In Sri Lanka’s Uda Walawe National Park, a peculiarly small adult male elephant first caught the attention of researchers in 2013. Dwarfism, when individuals are proportionately or disproportionately smaller than average, is known in many species, but it’s rarely been documented in the wild. In endangered Asian elephants (E. maximus maximus), dwarfism cases had been previously suspected but not substantiated. So researchers who'd been observing the park’s elephant population since 2006 were excited to record the behaviour of this fully grown dwarf elephant. With a large head for its size and slightly shorter limbs, he represents an example of disproportionate dwarfism. 

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Image: Shermin de Silva, Uda Walawe Elephant Research Project.

In 2014 the Walawe dwarf made an appearance in a state of musth. Pumped up on testosterone, elephants in musth enter an aggressive, ultra-competitive state. Their temporal glands bulge and males typically dribble urine, creating a scent trail. Musth advertises: 'I’m a bull on a mission to mate.’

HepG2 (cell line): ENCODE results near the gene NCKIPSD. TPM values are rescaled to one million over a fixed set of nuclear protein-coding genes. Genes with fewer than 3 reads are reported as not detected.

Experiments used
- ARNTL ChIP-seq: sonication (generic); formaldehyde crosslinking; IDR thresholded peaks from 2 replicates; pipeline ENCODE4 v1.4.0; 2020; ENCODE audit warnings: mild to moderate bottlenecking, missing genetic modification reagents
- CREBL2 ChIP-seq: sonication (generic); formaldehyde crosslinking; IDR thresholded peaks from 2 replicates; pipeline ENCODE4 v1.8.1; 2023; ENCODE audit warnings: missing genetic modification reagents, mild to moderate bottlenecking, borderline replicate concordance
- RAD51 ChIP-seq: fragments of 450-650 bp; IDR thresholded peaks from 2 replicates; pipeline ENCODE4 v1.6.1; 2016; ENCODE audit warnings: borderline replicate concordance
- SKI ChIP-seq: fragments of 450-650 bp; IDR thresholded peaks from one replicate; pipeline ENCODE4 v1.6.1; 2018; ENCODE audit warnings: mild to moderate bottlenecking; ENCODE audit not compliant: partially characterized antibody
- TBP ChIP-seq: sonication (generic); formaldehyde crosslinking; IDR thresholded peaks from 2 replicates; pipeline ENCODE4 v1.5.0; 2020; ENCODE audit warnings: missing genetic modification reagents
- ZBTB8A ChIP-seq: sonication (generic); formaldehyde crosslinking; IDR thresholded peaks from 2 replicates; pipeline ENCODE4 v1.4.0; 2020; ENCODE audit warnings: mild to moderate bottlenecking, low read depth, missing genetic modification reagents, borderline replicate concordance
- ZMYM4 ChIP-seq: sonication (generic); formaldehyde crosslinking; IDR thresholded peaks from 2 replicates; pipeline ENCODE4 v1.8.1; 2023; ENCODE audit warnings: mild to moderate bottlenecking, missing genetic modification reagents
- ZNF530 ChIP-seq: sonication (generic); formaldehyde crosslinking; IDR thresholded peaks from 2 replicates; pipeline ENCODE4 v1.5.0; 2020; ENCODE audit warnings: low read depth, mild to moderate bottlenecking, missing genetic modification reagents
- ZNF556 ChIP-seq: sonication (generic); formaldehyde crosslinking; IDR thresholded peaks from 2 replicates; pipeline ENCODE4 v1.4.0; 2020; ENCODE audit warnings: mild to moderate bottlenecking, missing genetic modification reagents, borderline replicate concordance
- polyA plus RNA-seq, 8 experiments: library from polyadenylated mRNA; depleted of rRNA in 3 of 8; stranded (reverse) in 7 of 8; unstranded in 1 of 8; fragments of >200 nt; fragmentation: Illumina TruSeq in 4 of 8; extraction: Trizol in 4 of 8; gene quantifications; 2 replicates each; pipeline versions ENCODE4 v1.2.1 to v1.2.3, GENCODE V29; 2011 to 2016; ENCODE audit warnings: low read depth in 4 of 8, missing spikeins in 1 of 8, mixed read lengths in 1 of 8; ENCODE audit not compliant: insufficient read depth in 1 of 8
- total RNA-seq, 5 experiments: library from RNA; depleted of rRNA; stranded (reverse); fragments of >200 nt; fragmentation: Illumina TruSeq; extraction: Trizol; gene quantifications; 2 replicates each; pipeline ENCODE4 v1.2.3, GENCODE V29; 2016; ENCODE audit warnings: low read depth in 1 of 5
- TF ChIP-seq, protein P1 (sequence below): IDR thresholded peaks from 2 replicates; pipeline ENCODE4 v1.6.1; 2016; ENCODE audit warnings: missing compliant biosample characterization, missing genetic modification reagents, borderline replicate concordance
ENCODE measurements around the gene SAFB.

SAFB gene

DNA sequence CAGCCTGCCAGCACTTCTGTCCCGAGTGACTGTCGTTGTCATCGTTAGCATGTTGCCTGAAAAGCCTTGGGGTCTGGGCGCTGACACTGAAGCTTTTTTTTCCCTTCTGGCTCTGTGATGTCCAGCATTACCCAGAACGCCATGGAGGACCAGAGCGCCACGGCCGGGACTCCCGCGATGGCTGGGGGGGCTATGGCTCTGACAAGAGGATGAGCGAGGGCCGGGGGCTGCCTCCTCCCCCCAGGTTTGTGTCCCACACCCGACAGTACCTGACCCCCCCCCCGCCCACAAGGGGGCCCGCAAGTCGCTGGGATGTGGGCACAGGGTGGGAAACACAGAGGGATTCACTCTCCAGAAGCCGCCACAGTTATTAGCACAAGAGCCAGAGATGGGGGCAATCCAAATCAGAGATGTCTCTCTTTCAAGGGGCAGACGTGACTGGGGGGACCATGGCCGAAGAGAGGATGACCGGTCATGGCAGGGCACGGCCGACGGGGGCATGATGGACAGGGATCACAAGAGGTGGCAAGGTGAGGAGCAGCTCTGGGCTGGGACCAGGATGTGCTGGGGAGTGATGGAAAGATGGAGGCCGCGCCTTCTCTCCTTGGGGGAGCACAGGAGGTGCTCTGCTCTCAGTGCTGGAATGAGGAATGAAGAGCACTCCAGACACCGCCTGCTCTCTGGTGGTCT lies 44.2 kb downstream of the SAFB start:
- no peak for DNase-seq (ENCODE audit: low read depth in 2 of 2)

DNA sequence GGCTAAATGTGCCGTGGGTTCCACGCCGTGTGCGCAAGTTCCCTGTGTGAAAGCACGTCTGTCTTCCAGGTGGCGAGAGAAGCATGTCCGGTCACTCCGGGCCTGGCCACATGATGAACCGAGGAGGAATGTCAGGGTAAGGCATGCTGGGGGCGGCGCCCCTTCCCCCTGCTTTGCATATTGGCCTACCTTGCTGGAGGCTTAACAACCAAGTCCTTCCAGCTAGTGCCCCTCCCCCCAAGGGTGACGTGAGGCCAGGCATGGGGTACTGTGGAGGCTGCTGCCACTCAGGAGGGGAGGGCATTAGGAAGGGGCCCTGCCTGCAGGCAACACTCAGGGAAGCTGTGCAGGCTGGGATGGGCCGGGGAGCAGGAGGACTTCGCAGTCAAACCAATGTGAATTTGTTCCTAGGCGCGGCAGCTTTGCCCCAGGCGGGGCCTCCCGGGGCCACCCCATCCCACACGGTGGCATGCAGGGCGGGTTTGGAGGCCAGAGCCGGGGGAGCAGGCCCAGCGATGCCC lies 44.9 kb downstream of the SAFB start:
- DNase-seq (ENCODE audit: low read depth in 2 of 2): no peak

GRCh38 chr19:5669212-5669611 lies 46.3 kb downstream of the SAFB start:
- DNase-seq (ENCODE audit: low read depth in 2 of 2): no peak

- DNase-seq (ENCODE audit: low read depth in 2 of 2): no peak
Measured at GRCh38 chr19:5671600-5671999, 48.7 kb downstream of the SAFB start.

Despite its height of only two metres, the dwarf male waged an all-out battle with another full-sized musth bull. And to the surprise of researchers, including Dr Shermin de Silva, director of the Uda Walawe Elephant Research Project, the little guy appeared to be winning the contest – despite being 25% smaller than his rival.

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Image: Shermin de Silva, Uda Walawe Elephant Research Project.
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Image: Shermin de Silva, Uda Walawe Elephant Research Project.

Bulk is usually a bonus in musth-hyped battles, but this small-but-mighty male apparently had an advantage: his low centre of gravity. With the force of a battering ram, "what he lacked in speed he made up for in power," explains de Silva. The dwarf male appeared to be the one picking the fights, putting his trunk up against or leaning on the larger male, sometimes even charging or lunging at him. “The taller bull seemed to be avoiding the dwarf,” explains de Silva, whose colleagues filmed the encounter.

So did this feisty dwarf bull get lucky with the females? That’s unclear ... and de Silva speculates that when partners are mismatched in size, the mechanics of copulation could be an elephantine challenge.